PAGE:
Proverbs 25:22

For thou shalt heap coals of fire upon his head, and the LORD shall reward thee.
– Proverbs 25:22

Verse 22 provides two results from the patient kindness to be shown to enemies in the previous verse. Paul refers to these two verses in a passage where he exhorts us to live peaceably with all men (Romans 12:17-21). He also referred to another key Old Testament passage when exhorting not to take vengeance. What Paul had to say in that passage sheds much light on the meaning of these verses in Proverbs, and particularly verse 22. Paul wrote not to repay “evil for evil,” and ended with “Be not overcome of evil, but overcome evil with good” (Romans 12:21). He acknowledges that we are sinned against by others, but exhorts us not to respond to that sin by sinning against them in a reciprocal manner.

We are to strive to live at peace with others and he gives us two foundational reasons and ways to do this. First, we have to give up any rights we think we have to avenge ourselves for being wronged. The reason for this is given in reference to Deuteronomy 32:35. Vengeance belongs to God. He is the judge and executer of justice. We are not to usurp his judicial purview. Jesus modeled this for us in his death (1 Peter 2:23). However, it is not that only the prerogative belongs to God, but he will revenge all injustice. So, we are to trust that to him.

Second, we respond to the unjust treatment we have received with a compassionate and patient kindness. We give bread and water to our hungering and thirsting adversary. We are to do good to them as Jesus taught in The Sermon on the Mount (Matthew 5:44-45). Paul also quotes the result being coals of fire heaped on their heads through our actions. We know that Paul doesn’t mean we should show a fake kindness in order to fatten them for the kill. Jesus said doing so means we will be like our Father in Heaven. The phrase is best understood as bringing them to contrition, which would mean that we are seeking their good and not our own back in revenge.

These other Scriptures bring the meaning of this verse to light. Paul did not include the last phrase, “and the LORD shall reward thee.” However, understanding this phrase gives a meaning consistent with the meaning Paul used in his passage. The word for reward means to be safe, or to be completed. Actually, the word has such a broad range of meaning that it is obscure unless the immediate context, or some other passage, clarifies it. The word is used in a variety of ways in the Old Testament, but two instances will help us. The principle of restitution in the law uses this word to “make it good” (Exodus 22:14; Leviticus 24:18), referring to requiting, or repaying, one whom you have wronged. The word is used in this same vein in the other verse Paul quoted and it is there translated “recompence” (Deuteronomy 32:35). So, this proverb is teaching that compassionate and patient kindness can be shown to enemies, because the Lord will repay any vengeance necessary. This is exactly what Paul understood the proverb to mean and the way he used it in Romans 12:17-21.

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Proverbs 24:29

Say not, I will do so to him as he hath done to me: I will render to the man according to his work.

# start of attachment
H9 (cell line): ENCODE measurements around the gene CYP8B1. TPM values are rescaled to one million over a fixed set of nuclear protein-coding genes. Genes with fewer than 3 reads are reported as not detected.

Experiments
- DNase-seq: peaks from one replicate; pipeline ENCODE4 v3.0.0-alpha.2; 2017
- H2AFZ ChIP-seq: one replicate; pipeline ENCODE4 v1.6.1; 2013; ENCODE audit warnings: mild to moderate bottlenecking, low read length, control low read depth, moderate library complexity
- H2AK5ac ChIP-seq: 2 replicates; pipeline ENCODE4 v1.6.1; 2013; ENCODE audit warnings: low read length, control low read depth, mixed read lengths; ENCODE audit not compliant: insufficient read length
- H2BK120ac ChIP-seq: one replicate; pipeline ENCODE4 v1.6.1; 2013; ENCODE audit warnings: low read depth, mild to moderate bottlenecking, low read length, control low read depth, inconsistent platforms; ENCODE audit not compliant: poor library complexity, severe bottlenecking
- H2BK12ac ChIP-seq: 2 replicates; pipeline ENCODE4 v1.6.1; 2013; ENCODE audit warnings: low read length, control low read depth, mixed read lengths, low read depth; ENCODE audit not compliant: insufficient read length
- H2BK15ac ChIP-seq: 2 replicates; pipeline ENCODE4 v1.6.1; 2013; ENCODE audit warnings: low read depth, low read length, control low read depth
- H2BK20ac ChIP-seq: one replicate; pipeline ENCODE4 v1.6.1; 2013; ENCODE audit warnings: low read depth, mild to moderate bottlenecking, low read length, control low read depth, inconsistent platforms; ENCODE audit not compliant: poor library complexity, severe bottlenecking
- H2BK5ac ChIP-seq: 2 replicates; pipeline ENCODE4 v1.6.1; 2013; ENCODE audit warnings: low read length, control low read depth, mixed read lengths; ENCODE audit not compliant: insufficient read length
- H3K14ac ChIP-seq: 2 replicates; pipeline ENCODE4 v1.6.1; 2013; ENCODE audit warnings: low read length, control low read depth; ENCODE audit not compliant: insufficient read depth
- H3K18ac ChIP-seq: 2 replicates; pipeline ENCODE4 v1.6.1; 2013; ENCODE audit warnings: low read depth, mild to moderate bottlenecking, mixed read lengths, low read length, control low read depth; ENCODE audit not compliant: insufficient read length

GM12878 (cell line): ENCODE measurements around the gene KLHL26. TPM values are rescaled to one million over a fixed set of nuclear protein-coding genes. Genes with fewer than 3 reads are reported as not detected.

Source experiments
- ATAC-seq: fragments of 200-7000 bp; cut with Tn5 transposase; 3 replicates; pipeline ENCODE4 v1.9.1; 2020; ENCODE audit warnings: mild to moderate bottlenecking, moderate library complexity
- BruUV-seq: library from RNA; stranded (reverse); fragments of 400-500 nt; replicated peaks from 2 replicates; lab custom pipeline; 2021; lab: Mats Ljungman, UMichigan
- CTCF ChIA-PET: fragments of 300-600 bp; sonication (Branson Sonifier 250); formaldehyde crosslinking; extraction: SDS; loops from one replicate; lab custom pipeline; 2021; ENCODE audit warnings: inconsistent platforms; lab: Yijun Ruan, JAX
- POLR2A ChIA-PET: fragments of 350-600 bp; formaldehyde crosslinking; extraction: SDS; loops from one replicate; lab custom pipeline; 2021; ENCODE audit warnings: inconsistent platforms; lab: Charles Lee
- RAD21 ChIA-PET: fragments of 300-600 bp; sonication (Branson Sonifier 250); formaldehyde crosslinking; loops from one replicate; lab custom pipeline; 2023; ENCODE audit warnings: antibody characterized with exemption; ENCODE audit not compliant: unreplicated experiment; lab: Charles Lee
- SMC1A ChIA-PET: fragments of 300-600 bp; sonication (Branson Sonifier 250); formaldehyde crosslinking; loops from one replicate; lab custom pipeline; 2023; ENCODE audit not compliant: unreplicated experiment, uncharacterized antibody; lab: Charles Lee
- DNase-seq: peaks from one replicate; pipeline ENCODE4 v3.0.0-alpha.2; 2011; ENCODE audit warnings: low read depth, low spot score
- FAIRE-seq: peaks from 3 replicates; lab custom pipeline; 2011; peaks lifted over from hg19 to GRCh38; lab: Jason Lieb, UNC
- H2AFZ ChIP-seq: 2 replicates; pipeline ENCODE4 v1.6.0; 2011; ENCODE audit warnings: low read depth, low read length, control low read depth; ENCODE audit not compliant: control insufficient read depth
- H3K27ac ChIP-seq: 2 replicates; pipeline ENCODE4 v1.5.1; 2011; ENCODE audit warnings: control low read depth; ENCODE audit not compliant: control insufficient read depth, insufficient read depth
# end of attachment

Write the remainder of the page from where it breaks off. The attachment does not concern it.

– Proverbs 24:29

The warning of verse 29 could be in light of the warning in the previous verse against false witness in the form of baseless accusations. This verse has to do with retaliation, or seeking revenge. Rendering to men according their works is the sole work of Yahweh (Proverbs 20:22; 24:12; Romans 2:5-6; Romans 12:19-21). Personal retaliations tend to escalate anger, which is contrary to wisdom (Proverbs 10:12; 15:1, 18; 28:25; 29:22).

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Proverbs 20:22

Say not thou, I will recompense evil; but wait on the LORD, and he shall save thee.
– Proverbs 20:22

The word for recompense means to reciprocate, or to repay. The repaying of evil refers to revenge, or vengeance. The first phrase speaks of getting back, or getting even with someone who has done you evil. It is natural for man to want to give as he gets; to repay evil with evil. On the one hand we have an inherent sense of justice, especially when it comes to wrongs personally suffered. This is a remnant of the imago dei, though being marred by sin that image present in our conscience is flawed (Romans 2:14-15). On the other hand, our pride is offended in personal injury and we want to put ourselves in the place of God to mete out justice as we see fit. Wisdom, of course, teaches a better way.

Proverbs considers this common experience from a few different angles. In Proverbs 17:13, wisdom understands the one who repays evil for good shall reap what he sows. So when we suffer evil for good we have done, we can know the offender will not “get away with it.” Proverbs 24:29 plainly instructs us not to seek vengeance at our own hands. If we consider this proverb with the one before it (Proverbs 24:28), wisdom will not violate law and justice in order to repay one who has done the same to us. Proverbs 25:21 provides an alternative, positive response to being wronged.

Proverbs 20:22 appeals to the sovereignty of God as a wise comfort in suffering wrong. However, this proverb makes the unique contribution in the second line. Wisdom instructs to wait, which means have patience. But it is not to wait for Diving vengeance to fall on our adversary, but rather our own deliverance, or rescue as the word for save means. Rather than take vengeance in our own hands or wait for justice to come from elsewhere, we are to wait on the Lord and trust in him. Jesus exampled this for us (1 Peter 2:23; 4:19), and so Paul found comfort in his many sufferings (2 Timothy 1:12).

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